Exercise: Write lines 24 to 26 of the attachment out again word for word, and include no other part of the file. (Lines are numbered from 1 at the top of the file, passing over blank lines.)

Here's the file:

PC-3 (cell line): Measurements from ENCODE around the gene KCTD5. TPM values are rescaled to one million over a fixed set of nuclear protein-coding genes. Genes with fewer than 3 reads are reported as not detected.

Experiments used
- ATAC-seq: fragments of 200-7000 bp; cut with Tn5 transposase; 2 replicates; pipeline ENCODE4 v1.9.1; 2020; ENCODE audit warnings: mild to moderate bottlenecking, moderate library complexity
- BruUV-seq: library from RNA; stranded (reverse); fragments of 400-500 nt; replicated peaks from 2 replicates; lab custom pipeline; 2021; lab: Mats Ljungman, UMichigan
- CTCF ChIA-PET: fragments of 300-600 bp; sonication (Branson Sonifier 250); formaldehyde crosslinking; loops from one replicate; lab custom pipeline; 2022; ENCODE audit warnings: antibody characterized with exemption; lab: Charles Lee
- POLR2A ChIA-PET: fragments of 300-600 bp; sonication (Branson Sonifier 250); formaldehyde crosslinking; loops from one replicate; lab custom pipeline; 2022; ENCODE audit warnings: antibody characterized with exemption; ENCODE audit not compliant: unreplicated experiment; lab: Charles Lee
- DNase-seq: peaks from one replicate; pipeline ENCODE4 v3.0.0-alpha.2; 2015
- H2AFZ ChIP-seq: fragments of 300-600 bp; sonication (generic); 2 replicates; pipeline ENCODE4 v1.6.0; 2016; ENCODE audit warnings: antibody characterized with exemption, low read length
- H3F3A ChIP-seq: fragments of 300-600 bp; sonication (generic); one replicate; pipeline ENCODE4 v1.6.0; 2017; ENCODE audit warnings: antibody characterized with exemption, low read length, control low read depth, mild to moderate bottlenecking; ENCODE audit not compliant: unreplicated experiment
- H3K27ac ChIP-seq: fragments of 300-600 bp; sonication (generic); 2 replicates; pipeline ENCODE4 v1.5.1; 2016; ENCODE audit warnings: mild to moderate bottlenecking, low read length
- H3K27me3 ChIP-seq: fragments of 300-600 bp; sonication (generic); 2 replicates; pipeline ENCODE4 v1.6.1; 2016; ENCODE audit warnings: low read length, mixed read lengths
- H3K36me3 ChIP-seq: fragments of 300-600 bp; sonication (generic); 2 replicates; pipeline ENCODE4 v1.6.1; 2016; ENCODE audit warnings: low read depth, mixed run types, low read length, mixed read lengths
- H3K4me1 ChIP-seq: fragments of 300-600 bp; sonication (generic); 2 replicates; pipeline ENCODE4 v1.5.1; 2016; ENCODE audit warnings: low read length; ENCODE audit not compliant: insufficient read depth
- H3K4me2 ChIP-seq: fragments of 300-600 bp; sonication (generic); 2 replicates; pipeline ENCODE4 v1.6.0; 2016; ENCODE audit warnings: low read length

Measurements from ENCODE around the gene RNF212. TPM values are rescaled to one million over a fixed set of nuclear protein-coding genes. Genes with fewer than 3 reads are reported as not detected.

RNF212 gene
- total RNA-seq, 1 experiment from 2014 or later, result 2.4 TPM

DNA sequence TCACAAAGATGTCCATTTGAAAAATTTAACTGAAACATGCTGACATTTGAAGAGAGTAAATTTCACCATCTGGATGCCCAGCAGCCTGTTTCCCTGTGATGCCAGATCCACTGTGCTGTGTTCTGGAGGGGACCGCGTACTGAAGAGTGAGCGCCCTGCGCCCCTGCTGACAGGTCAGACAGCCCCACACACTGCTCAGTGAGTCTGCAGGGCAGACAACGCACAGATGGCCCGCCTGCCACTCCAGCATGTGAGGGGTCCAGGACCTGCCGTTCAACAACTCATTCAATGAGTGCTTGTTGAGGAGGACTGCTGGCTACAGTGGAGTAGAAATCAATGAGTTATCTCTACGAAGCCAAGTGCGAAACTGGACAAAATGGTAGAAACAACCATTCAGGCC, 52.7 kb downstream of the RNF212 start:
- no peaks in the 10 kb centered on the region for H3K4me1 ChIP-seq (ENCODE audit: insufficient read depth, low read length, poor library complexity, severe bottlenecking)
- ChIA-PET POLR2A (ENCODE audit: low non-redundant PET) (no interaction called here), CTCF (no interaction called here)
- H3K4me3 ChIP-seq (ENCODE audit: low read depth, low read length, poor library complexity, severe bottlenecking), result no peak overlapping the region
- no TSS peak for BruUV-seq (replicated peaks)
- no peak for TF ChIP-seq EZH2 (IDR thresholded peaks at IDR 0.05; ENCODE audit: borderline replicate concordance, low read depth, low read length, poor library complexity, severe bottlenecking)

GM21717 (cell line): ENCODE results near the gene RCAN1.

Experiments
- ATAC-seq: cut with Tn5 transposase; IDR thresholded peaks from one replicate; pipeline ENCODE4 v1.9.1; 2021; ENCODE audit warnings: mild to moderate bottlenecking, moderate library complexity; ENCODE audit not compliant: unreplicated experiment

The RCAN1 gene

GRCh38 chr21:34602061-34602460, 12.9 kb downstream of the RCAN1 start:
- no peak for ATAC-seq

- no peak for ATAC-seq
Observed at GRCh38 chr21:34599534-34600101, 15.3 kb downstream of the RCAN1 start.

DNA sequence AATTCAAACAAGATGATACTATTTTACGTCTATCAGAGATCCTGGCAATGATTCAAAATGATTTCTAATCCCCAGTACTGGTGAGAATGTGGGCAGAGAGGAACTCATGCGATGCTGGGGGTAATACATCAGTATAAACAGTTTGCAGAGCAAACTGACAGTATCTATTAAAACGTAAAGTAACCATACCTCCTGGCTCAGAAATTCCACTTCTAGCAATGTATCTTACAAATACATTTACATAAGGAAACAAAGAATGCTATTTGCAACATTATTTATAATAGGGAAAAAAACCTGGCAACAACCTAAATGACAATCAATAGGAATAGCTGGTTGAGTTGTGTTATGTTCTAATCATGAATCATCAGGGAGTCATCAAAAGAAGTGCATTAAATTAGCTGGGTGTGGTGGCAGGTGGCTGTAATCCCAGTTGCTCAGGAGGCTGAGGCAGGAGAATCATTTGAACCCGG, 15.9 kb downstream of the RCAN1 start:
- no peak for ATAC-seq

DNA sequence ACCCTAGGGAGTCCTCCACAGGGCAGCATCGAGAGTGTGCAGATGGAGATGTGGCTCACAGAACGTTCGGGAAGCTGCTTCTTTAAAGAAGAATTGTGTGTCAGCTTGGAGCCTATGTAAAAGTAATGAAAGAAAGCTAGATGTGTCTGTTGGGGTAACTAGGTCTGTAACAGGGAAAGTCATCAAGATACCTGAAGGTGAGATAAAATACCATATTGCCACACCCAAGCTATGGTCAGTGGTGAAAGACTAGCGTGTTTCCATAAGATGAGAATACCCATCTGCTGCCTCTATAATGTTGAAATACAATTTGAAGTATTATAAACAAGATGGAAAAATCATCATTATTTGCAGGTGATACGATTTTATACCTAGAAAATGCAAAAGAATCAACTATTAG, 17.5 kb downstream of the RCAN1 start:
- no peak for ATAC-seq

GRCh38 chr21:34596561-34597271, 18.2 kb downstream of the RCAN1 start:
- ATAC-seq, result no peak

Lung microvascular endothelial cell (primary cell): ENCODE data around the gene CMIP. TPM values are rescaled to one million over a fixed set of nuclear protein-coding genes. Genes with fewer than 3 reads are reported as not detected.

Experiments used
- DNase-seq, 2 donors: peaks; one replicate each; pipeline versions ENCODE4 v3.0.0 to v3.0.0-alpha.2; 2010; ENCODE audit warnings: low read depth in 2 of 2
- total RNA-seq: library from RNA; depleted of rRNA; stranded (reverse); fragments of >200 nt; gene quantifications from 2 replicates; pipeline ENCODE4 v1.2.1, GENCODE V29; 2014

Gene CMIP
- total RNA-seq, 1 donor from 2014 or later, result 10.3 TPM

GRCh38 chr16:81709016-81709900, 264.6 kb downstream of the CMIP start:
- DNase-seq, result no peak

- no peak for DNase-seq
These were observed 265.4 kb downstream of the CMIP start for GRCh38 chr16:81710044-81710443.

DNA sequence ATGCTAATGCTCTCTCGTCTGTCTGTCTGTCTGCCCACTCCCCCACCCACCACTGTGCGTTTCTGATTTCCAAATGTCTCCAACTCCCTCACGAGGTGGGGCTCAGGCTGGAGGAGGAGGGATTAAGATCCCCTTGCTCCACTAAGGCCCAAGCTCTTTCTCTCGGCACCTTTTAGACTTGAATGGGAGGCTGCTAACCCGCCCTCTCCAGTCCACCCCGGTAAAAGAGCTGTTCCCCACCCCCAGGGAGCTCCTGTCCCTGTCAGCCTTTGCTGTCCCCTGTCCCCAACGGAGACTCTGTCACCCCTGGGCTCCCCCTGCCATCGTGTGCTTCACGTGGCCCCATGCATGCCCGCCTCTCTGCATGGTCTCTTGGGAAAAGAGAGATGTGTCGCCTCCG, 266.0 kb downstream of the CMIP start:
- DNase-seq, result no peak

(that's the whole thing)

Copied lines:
GM21717 (cell line): ENCODE results near the gene RCAN1.

Experiments
- ATAC-seq: cut with Tn5 transposase; IDR thresholded peaks from one replicate; pipeline ENCODE4 v1.9.1; 2021; ENCODE audit warnings: mild to moderate bottlenecking, moderate library complexity; ENCODE audit not compliant: unreplicated experiment